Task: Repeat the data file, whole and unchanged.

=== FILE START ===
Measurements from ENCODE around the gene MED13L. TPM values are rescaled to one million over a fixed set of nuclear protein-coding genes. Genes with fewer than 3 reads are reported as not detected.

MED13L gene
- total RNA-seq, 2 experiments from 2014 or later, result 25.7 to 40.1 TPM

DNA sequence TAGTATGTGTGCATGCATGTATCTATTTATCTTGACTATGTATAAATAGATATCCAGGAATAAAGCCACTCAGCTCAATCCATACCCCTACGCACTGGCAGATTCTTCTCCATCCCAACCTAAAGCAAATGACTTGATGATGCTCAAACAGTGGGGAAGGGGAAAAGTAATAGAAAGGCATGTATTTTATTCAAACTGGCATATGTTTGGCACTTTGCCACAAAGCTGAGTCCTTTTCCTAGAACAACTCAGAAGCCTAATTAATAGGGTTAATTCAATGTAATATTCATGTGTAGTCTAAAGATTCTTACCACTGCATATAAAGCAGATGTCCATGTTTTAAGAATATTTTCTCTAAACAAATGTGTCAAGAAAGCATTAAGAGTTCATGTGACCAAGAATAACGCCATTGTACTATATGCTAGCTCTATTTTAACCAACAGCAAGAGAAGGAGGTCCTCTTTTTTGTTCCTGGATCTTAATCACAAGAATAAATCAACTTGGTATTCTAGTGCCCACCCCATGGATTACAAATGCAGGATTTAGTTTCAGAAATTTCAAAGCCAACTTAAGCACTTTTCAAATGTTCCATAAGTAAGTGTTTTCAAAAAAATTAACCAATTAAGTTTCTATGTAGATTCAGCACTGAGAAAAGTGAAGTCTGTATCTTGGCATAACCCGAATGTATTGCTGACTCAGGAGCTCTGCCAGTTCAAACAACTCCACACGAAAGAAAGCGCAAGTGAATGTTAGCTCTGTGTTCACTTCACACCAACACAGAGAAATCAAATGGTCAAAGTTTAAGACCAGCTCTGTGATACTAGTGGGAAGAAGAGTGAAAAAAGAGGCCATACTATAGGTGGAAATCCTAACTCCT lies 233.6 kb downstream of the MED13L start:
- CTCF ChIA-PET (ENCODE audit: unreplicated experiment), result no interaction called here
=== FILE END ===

Measurements from ENCODE around the gene MED13L. TPM values are rescaled to one million over a fixed set of nuclear protein-coding genes. Genes with fewer than 3 reads are reported as not detected.

MED13L gene
- total RNA-seq, 2 experiments from 2014 or later, result 25.7 to 40.1 TPM

DNA sequence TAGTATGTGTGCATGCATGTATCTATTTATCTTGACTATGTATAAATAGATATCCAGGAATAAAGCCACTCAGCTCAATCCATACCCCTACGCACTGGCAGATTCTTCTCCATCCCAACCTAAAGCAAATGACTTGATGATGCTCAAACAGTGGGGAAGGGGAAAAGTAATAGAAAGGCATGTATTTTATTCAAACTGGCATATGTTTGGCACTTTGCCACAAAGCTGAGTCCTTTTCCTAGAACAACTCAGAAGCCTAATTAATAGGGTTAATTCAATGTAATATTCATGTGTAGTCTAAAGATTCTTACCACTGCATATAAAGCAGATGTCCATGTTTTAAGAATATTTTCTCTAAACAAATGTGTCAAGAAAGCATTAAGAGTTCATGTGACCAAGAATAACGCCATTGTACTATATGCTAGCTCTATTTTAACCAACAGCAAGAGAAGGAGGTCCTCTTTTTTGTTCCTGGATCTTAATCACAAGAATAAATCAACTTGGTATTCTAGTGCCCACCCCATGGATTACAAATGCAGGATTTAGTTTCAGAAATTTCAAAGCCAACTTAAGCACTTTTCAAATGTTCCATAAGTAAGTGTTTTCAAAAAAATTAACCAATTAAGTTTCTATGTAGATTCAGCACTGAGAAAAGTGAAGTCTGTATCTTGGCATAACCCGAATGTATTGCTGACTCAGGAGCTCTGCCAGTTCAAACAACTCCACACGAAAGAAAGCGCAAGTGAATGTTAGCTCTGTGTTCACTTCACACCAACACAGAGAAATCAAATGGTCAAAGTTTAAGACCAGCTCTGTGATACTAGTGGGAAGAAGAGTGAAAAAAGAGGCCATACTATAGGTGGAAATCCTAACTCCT lies 233.6 kb downstream of the MED13L start:
- CTCF ChIA-PET (ENCODE audit: unreplicated experiment), result no interaction called here